Financial Daily from THE HINDU group of publications
Thursday, Jan 24, 2002
Money & Banking
`To be big, one has to be diversified' -- Mr Dalip Verma, MD, Tata AIG General Insurance
Shyam G. Menon
MUMBAI, Jan. 23
IF `private' meant a penchant for being elite, then that is not the dominant flavour of the sales portfolio of the nine-month old Tata AIG General Insurance Company Ltd, which has sold about 50,000 policies so far.
"We will not have more than 200-300 big-ticket policies. The rest are all small ones. You may find other insurance companies focussing on the corporate sector, but for us, the retail sector is as important as the corporate. If you want to be a big insurer, you have got to be big in all aspects,'' said Mr Dalip Verma, Managing Director, Tata AIG General Insurance Company.
And the emphasis on the retail segment does not necessarily imply higher overheads. "My cost for issuing a policy is always the same because I have centralised it in one place,'' he said.
Tata AIG's primary aim is to be the largest private insurer in the country, and later, 10-15 years down the road, corner about 10-15 per cent of the market.
It has two separate companies overseeing general and life insurance businesses. "In the first three years, the general insurance company will look bigger than the life venture. But when customer acquisition reaches a certain level, the life company becomes the bigger business because every year you add 50,000 policy holders, who will be paying premiums for the next 25 years. In our case, we have to renew the relationship,'' he said.
The general insurance company's break-even schedule remains the same it is expected to break even by the fourth year of operations. Currently, its authorised share capital is Rs 250 crore while the paid-up capital is Rs 125 crore. "According to our business plan, we should have a capital of Rs 250 crore by the fifth year," Mr Verma said.
The scheduled capital infusion over the said time-frame was not reflective of any constraints on the investment side. For the rural markets, the company plans to tie up with NGOs, besides designing an affordable product. But a rural foray does not mean an interest in farm insurance. Rather, it may be centred around personal products. "Farming, crop insurance, etc, even in places like America, don't work without government partnership,'' he pointed out.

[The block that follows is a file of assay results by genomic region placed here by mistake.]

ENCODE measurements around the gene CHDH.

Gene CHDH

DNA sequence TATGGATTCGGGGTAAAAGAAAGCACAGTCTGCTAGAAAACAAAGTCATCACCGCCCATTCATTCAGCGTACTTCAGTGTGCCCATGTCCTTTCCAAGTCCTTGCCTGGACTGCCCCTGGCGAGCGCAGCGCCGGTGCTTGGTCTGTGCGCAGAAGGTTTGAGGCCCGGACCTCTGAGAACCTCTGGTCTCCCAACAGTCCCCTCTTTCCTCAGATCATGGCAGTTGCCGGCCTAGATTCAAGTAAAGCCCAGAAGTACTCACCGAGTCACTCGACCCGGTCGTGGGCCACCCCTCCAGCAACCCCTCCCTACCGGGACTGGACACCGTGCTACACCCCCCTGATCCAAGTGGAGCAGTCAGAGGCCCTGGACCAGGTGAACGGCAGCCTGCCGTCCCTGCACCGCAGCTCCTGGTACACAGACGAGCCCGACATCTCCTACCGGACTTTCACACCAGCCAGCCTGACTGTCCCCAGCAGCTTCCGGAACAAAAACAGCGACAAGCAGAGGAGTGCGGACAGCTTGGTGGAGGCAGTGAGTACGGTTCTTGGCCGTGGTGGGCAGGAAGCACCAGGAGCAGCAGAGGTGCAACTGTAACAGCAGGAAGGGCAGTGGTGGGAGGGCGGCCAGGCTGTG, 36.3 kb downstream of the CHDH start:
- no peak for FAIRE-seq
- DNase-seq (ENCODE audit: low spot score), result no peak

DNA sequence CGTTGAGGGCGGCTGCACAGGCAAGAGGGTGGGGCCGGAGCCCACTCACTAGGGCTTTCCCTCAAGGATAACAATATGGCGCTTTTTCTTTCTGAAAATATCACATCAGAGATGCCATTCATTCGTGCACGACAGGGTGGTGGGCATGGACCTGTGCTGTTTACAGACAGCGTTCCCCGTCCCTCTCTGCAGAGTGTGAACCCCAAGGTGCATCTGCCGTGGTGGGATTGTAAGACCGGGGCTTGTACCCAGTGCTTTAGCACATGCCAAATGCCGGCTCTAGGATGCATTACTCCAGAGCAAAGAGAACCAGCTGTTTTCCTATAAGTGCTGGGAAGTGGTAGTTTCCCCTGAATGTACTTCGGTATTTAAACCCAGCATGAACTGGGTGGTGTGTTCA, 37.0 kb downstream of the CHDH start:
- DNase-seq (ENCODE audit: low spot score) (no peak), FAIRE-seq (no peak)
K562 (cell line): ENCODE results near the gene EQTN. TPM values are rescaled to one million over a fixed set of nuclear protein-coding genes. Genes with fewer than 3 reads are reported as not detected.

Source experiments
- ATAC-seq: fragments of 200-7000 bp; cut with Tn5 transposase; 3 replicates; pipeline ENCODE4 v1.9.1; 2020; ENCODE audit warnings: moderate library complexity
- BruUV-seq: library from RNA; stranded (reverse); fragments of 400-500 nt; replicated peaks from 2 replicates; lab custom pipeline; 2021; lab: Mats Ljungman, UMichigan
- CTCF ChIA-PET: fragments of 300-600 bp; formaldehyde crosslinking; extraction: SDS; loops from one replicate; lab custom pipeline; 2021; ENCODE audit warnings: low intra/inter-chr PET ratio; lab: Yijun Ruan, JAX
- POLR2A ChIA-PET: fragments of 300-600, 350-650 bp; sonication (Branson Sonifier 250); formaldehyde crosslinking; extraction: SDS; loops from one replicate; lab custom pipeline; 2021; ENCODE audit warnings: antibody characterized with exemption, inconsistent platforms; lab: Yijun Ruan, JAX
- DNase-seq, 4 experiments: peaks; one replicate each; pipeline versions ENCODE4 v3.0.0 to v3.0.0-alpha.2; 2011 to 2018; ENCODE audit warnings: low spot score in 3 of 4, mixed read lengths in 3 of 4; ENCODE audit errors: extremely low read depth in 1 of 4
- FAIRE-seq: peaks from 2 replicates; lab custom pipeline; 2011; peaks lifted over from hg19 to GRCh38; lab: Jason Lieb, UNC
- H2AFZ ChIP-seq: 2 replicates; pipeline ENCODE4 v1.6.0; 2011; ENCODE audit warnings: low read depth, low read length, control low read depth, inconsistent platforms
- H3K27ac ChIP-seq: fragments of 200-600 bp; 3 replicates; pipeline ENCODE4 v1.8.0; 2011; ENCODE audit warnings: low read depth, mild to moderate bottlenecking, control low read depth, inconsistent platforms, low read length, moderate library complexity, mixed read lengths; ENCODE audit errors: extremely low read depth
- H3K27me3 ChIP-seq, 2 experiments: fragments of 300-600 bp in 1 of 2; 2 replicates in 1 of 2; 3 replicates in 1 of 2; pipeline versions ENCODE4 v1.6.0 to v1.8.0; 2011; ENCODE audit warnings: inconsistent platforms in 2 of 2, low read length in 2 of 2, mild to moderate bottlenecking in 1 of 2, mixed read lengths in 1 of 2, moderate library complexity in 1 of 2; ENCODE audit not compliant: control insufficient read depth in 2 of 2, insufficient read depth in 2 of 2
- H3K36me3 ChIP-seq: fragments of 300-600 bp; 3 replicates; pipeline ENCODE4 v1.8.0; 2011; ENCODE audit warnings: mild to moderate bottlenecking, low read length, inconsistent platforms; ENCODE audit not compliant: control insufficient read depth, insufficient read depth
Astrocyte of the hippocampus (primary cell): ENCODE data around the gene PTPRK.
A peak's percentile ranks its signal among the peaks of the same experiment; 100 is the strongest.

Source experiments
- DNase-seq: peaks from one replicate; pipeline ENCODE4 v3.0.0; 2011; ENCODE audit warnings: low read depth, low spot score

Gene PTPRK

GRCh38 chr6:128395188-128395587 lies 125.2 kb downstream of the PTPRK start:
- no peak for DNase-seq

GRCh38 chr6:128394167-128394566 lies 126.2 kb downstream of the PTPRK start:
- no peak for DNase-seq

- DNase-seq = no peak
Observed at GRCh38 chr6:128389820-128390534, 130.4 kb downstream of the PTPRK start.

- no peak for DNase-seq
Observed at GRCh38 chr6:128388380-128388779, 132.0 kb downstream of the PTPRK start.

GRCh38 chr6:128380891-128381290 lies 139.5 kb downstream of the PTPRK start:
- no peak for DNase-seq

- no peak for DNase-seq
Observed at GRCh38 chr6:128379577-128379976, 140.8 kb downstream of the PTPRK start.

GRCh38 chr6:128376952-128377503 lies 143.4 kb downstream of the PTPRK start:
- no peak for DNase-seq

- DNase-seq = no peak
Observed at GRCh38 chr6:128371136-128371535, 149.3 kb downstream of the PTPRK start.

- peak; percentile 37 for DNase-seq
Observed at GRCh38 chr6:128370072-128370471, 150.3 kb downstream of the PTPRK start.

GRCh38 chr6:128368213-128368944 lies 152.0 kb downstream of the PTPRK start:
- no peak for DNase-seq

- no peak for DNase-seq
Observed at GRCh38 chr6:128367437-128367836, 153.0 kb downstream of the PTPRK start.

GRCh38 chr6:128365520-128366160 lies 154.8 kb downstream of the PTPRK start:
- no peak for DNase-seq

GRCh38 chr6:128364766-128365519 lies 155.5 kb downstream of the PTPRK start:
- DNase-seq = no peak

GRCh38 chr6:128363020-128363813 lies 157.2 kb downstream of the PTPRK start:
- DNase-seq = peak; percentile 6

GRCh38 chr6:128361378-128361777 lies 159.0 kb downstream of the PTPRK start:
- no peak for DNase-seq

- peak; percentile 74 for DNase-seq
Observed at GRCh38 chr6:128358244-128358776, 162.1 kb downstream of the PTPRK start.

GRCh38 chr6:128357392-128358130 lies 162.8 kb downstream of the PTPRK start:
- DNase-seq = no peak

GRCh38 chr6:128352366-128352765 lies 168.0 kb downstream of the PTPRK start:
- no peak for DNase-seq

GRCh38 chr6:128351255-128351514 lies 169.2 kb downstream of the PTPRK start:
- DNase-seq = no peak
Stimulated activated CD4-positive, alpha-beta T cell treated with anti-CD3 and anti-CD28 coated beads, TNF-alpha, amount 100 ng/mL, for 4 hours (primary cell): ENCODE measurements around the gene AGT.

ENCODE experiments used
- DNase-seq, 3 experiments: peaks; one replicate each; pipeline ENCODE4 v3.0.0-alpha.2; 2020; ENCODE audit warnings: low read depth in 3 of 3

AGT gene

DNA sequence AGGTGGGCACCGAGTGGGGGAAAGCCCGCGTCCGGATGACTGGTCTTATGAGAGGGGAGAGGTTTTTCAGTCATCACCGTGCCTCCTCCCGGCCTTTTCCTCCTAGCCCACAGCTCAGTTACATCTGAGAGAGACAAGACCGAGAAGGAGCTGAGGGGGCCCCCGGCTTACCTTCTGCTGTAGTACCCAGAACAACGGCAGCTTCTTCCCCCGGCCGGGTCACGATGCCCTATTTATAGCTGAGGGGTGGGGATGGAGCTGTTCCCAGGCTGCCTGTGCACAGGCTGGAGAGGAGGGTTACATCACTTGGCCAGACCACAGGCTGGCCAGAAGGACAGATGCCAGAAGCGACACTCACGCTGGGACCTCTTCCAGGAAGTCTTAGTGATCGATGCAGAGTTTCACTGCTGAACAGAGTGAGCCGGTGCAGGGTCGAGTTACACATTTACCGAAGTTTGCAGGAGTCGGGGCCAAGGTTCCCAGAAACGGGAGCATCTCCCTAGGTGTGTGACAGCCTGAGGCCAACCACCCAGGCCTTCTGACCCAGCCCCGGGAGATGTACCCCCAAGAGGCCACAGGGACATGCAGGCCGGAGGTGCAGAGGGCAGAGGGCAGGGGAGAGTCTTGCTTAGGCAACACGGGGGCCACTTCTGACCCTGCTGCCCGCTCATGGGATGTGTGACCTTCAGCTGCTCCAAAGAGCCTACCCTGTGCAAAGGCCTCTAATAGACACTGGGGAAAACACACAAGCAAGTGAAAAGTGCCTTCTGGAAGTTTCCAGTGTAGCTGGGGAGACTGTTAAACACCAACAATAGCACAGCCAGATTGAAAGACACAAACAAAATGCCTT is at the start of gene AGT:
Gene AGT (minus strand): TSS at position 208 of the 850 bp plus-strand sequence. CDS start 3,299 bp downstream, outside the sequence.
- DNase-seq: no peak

Specifically designed products are not new to Tata AIG, which had earlier introduced an insurance package for the IT sector. "We have been receiving a lot of responses. But it takes time to finalise as sometimes you have to do an audit we do what is called an ethical hack. These are big-ticket policies, one policy may be about Rs 20-40 lakh. I won't say we have many, you can count them on your fingers,'' Mr Verma said.
Notwithstanding Tata AIG's tie-ups with HSBC, IDBI Bank and J&K Bank, the real punch in retail lies with the large PSU banks and their huge networks. "We have spoken to them without success,'' he said, rationalising, "If we had a big PSU bank to cater to, I don't think we would have the bandwidth to do that. My business would then fall flat on its face. So I would like to do that in a phased manner.''
`Reinsuring locally may be double-edged sword'
ASKED about sectoral regulations, Mr Dalip Verma, said, "There is a lot of insistence to reinsure locally and retain the premium in India. That's fine as long as there are not too many claims. But if there are a huge number of claims and all the premiums are in India, then all the losses will also remain in India.''
"Reinsurance is not an outflow of foreign exchange but a transfer of balance. If you go back 10 years on reinsurance, then India has received more money inwards than was paid out. Yet, we have this mental block that we should retain the premiums in India.''
"That is why if you look at the motor sector, we have a 200 per cent loss ratio and we are not able to share it with anyone internationally because traditionally we have kept motor in-house.
Today, the portfolio has become so bad that no one will touch it,'' he said
"That is very dangerous, especially in a country where there are not many large capitalised insurance companies. It is a double-edged sword,'' he added.
`Tata AIG Life going rural'
Tata AIG Life Insurance Company Ltd will shortly foray into the rural market. "We will be launching in early February. Everything is in the pipeline and we are working with an excellent NGO,'' Mr George Oommen, Managing Director, said.
According to him, the life insurance venture has done well. "We have done policies that are substantially high, catering to policies which vary from Rs 1 lakh to Rs 4 lakh and Rs 1 crore. We know that the best policies we will do will be on the endowment side,'' he said.
However, the current phase may be encapsulated as one of exploring the market, with only subsequent analyses deciding whether it is sensible to focus on segments.
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